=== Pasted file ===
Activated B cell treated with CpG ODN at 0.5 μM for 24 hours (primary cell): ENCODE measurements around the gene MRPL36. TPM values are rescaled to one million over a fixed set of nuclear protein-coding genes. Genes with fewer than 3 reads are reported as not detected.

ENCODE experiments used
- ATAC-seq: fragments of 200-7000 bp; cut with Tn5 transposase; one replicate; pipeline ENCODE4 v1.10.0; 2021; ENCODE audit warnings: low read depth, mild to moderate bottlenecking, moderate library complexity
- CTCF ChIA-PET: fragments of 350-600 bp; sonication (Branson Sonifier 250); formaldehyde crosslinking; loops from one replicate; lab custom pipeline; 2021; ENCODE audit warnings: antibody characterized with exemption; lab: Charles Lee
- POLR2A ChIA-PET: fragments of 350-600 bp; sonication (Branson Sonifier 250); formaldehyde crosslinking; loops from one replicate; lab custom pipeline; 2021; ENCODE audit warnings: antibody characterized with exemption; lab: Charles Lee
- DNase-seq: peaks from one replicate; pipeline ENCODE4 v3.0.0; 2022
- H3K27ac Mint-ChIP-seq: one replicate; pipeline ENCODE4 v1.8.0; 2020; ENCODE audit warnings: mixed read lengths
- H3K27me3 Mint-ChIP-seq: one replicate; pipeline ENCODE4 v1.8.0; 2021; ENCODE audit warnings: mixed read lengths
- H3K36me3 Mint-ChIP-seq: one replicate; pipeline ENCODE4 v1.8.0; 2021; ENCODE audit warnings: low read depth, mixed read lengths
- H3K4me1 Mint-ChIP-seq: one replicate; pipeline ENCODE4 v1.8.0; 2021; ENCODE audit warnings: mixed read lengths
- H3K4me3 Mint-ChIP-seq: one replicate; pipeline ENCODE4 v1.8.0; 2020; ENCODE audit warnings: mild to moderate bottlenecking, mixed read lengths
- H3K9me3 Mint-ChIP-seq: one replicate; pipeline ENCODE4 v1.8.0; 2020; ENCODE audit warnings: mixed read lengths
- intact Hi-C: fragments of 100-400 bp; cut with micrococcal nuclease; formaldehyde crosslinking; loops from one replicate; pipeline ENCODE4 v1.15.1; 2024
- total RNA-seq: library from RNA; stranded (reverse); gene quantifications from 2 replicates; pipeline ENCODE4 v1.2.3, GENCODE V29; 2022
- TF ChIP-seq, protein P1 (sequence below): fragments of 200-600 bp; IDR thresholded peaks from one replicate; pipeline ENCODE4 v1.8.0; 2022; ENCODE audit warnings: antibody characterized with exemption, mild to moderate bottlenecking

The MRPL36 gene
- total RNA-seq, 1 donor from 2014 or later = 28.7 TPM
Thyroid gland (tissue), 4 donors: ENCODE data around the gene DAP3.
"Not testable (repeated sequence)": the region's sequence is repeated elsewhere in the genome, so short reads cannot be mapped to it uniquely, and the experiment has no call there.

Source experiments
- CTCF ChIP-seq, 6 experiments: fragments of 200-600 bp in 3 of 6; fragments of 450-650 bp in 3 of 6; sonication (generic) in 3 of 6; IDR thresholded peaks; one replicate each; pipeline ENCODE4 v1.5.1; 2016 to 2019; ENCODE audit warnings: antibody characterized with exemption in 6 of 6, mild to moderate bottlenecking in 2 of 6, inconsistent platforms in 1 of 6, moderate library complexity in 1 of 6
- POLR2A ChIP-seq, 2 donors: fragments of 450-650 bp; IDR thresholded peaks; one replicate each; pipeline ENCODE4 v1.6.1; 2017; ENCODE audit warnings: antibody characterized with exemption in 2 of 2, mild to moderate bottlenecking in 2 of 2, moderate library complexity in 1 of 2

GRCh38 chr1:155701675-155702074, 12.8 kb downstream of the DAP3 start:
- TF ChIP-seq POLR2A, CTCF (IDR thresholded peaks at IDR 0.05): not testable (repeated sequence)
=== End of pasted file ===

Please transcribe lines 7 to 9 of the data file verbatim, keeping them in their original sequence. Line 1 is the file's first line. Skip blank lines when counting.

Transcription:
- H3K27ac Mint-ChIP-seq: one replicate; pipeline ENCODE4 v1.8.0; 2020; ENCODE audit warnings: mixed read lengths
- H3K27me3 Mint-ChIP-seq: one replicate; pipeline ENCODE4 v1.8.0; 2021; ENCODE audit warnings: mixed read lengths
- H3K36me3 Mint-ChIP-seq: one replicate; pipeline ENCODE4 v1.8.0; 2021; ENCODE audit warnings: low read depth, mixed read lengths